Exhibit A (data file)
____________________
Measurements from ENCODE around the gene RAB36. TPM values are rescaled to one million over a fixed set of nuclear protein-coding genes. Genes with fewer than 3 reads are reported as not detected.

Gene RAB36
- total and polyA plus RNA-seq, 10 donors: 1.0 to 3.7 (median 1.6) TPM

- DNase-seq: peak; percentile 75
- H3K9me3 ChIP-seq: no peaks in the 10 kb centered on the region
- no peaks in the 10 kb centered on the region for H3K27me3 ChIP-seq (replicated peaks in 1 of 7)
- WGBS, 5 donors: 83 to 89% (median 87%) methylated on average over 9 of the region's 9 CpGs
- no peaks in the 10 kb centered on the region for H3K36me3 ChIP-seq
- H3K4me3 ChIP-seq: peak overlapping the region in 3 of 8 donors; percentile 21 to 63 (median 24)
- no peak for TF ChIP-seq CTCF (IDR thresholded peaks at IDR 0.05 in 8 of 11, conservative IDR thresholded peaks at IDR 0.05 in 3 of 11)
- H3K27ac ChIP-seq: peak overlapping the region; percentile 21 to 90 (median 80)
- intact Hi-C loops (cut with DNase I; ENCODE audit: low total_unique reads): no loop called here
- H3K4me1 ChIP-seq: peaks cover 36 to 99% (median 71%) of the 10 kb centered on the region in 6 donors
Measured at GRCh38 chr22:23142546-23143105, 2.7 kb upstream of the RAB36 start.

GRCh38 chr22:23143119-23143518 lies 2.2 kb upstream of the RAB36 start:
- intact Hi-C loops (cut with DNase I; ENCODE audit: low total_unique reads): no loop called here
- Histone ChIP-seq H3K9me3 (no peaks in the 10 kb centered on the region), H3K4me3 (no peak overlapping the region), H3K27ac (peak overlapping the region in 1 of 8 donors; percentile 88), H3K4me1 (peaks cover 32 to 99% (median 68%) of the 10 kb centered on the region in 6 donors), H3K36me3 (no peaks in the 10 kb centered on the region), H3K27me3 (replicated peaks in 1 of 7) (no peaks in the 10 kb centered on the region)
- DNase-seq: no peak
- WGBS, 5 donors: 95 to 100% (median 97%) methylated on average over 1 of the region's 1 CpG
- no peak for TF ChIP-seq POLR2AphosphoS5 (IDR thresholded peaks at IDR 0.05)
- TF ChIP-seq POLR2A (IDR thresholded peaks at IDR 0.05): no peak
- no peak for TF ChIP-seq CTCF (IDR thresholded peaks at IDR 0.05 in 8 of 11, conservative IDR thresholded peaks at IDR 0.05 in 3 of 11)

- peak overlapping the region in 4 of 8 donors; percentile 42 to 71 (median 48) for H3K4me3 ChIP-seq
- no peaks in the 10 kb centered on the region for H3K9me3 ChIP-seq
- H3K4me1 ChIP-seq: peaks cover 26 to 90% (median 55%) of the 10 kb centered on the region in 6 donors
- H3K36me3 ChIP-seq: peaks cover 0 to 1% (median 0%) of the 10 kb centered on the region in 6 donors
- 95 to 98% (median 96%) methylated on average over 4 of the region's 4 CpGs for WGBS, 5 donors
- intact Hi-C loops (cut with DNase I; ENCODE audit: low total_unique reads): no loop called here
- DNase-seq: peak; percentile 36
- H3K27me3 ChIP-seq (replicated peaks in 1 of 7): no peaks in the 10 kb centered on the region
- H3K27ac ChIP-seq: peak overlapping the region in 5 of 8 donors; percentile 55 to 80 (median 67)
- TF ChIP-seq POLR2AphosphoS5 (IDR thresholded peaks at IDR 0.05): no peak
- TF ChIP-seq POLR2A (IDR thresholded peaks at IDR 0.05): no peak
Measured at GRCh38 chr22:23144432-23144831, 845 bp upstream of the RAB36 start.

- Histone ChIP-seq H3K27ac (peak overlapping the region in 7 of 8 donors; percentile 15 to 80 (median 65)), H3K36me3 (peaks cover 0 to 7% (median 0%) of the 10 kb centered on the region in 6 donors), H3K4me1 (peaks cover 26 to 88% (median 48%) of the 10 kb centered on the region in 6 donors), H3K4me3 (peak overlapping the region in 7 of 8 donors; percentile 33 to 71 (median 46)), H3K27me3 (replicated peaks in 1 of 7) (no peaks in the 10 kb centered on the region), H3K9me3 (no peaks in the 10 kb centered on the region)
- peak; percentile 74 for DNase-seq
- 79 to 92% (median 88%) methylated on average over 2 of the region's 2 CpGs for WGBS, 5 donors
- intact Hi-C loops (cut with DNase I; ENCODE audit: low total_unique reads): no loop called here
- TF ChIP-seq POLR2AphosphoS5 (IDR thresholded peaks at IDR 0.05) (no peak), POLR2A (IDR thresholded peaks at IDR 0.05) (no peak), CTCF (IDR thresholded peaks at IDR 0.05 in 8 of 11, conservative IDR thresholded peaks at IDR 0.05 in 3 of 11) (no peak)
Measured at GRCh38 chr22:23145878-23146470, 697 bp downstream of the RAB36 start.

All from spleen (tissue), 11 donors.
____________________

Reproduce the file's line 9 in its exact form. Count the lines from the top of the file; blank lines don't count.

- H3K4me3 ChIP-seq: peak overlapping the region in 3 of 8 donors; percentile 21 to 63 (median 24)